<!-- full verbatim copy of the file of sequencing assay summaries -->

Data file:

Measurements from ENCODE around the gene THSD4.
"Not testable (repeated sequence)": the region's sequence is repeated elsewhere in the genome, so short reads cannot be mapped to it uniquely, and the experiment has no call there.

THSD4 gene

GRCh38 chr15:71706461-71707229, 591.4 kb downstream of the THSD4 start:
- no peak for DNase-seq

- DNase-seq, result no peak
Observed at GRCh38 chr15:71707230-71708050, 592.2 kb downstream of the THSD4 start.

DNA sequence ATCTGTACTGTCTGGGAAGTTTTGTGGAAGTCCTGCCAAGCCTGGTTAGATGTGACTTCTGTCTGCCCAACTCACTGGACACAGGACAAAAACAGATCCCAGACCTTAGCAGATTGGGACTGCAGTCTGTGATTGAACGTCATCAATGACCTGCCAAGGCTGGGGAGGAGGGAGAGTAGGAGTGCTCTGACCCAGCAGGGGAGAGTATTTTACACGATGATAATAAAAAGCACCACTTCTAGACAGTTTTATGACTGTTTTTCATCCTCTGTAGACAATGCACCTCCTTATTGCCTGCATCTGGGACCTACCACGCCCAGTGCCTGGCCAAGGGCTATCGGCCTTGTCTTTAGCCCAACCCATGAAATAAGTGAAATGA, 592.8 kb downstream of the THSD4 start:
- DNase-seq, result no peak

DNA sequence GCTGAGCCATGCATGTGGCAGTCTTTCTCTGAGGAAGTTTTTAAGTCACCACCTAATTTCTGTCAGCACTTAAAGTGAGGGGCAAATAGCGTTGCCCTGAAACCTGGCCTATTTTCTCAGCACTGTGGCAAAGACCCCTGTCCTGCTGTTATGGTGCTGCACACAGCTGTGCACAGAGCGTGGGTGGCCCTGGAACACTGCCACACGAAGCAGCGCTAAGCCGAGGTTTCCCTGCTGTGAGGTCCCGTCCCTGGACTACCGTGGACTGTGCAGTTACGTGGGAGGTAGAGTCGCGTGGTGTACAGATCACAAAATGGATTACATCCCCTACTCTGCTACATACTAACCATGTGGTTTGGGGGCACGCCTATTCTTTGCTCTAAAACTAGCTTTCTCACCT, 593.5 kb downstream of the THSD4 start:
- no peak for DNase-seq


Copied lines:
Measurements from ENCODE around the gene THSD4.
"Not testable (repeated sequence)": the region's sequence is repeated elsewhere in the genome, so short reads cannot be mapped to it uniquely, and the experiment has no call there.

THSD4 gene

GRCh38 chr15:71706461-71707229, 591.4 kb downstream of the THSD4 start:
- no peak for DNase-seq

- DNase-seq, result no peak
Observed at GRCh38 chr15:71707230-71708050, 592.2 kb downstream of the THSD4 start.

DNA sequence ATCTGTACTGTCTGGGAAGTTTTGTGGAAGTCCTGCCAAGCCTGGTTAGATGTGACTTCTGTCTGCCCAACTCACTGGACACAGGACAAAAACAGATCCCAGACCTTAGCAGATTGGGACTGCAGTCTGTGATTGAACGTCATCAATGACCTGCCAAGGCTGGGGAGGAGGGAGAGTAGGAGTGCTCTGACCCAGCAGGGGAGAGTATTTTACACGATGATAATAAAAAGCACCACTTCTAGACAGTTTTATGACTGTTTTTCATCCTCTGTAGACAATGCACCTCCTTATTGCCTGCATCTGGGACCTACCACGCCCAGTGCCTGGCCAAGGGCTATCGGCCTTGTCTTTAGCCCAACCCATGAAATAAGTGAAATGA, 592.8 kb downstream of the THSD4 start:
- DNase-seq, result no peak

DNA sequence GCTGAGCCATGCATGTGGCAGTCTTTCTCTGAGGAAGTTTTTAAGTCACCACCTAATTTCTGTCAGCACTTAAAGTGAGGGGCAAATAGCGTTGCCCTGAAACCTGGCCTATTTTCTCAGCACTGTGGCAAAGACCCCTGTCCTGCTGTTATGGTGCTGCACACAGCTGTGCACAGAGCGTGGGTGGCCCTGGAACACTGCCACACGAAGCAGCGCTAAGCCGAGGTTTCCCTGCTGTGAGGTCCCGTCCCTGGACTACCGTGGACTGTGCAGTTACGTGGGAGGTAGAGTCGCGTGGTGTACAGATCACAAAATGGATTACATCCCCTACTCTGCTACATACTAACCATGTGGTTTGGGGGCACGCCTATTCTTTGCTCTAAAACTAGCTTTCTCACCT, 593.5 kb downstream of the THSD4 start:
- no peak for DNase-seq